Nature's Tiny Teachers

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Published on: May. 2, 1999

Last revision: Nov. 2, 2010

spend many minutes watching an ant work or appreciating the complexity of a leaf.

Eddie's idea of leaf-study is a good one, especially if there is a hungry caterpillar patiently reducing the size of it. The caterpillar's head bobs rhythmically, like some fuzzy harvesting machine, and the leaf gradually disappears in tiny bites.

If we could get world leaders to spend a few days on their bellies in the grass watching caterpillars eat, there would be far less mischief on a global scale.

Most people, even those with an appreciation of nature, miss out on much. I think being a hunter is a plus for a nature-watcher. Hunters are predators; therefore we are attuned to motion. I will see a groundhog working the edge of a pasture where people with me don't. A bird's flicker in the trees catches my eye while others miss it.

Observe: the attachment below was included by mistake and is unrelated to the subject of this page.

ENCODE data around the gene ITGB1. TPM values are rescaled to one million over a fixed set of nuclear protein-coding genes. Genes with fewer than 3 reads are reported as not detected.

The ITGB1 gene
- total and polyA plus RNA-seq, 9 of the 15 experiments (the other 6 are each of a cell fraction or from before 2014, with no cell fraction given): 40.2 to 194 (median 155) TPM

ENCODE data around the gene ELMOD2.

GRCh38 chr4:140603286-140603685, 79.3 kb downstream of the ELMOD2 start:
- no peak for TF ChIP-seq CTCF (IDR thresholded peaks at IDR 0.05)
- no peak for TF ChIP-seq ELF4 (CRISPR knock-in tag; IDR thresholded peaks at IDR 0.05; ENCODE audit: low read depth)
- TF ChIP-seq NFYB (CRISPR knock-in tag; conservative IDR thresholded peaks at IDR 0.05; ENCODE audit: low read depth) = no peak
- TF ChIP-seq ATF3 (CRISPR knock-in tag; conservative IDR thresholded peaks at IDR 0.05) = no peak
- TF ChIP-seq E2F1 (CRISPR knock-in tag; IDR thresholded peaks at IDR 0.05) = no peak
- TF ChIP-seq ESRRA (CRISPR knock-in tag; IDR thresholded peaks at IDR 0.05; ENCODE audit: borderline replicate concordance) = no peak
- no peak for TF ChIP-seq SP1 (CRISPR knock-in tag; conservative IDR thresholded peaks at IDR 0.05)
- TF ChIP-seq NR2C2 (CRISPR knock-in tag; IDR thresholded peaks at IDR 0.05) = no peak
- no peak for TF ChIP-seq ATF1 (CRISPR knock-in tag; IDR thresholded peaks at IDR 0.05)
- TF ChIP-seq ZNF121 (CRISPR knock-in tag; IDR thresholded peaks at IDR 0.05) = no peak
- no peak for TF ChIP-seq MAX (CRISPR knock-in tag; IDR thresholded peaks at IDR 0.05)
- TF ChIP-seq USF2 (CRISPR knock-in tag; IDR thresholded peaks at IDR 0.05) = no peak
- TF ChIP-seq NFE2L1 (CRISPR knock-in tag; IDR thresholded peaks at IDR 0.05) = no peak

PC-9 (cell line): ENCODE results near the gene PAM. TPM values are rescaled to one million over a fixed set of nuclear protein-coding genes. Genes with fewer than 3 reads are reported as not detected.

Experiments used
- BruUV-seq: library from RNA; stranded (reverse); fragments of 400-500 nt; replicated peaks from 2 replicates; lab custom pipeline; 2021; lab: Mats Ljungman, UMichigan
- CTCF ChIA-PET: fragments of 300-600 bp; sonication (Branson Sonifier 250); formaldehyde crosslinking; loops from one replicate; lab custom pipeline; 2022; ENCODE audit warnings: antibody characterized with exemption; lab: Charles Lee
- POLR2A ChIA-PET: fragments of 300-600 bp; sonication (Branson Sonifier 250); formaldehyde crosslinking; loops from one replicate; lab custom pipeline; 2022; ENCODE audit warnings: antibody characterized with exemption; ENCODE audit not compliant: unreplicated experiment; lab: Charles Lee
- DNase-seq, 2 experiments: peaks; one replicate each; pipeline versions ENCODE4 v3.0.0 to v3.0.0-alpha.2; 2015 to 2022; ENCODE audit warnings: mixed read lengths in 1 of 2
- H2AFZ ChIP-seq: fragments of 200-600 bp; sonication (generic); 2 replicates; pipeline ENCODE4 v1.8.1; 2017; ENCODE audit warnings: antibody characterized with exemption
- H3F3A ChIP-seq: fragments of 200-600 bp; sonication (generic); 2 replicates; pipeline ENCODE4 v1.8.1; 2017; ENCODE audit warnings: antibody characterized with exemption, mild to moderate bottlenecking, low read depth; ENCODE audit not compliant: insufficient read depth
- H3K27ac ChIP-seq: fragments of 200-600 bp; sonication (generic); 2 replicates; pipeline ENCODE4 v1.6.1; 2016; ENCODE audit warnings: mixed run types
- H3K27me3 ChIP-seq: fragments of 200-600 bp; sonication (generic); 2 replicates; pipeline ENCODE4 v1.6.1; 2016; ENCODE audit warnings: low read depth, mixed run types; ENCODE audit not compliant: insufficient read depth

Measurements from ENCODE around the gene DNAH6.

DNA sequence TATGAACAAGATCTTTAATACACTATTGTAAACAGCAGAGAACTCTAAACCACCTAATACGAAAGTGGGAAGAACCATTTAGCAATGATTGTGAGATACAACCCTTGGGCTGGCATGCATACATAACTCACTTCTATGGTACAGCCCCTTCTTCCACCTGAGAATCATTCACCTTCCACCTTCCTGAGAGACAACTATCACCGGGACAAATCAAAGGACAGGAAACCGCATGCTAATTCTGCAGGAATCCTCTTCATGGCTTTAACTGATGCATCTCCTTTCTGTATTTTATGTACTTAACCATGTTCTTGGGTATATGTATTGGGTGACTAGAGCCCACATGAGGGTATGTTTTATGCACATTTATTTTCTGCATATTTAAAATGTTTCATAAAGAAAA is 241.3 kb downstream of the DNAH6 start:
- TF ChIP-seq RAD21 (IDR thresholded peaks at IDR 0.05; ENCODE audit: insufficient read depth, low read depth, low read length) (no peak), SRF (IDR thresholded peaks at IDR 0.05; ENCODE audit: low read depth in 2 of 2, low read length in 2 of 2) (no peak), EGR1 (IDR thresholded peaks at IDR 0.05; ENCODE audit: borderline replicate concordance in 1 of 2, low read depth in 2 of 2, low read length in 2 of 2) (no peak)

Because I subconsciously know what should be there, I notice what shouldn't-a straight line in nature's irregular pattern for example.

But my favorite nature study area is the hummingbird feeder, not for what I can learn about hummingbirds, but for the fun of watching them in action.

There is a South American hummingbird whose latin name is superciliousus, and whoever named it knew hummers. Hummers are snooty beyond any other bird. They know exactly how good they are and flaunt their talents endlessly.

They are contentious far beyond their size. If a hummingbird were as big as an eagle, none of us would be safe. They are fearless, always wearing a chip on their tiny shoulders. They have as much curiosity about me as I do about them.

If I wear a red hat, I look like a potential Big Mac of a flowerhead, and they'll buzz the hat, making me duck instinctively.

What does it take to catch a hummingbird? The reflexes of Rocky? The legerdemain of a card shark? Nothing I've seen remotely threatens a hummer.

They'll duel with irritable wasps, and it's no contest. As quick as a wasp is, it doesn't have a prayer against a vigilant hummer. The wasp feints at the hummer and finds nothing there. The hummer is gone in an eyeblink now behind the confused wasp. It's like Muhammad Ali in his salad days, floating like a butterfly, stinging like a bee-except the hummer doesn't sting; it just evades.

But hummingbirds are only one little act in nature's variety show. A garden spider, patiently waiting for food to

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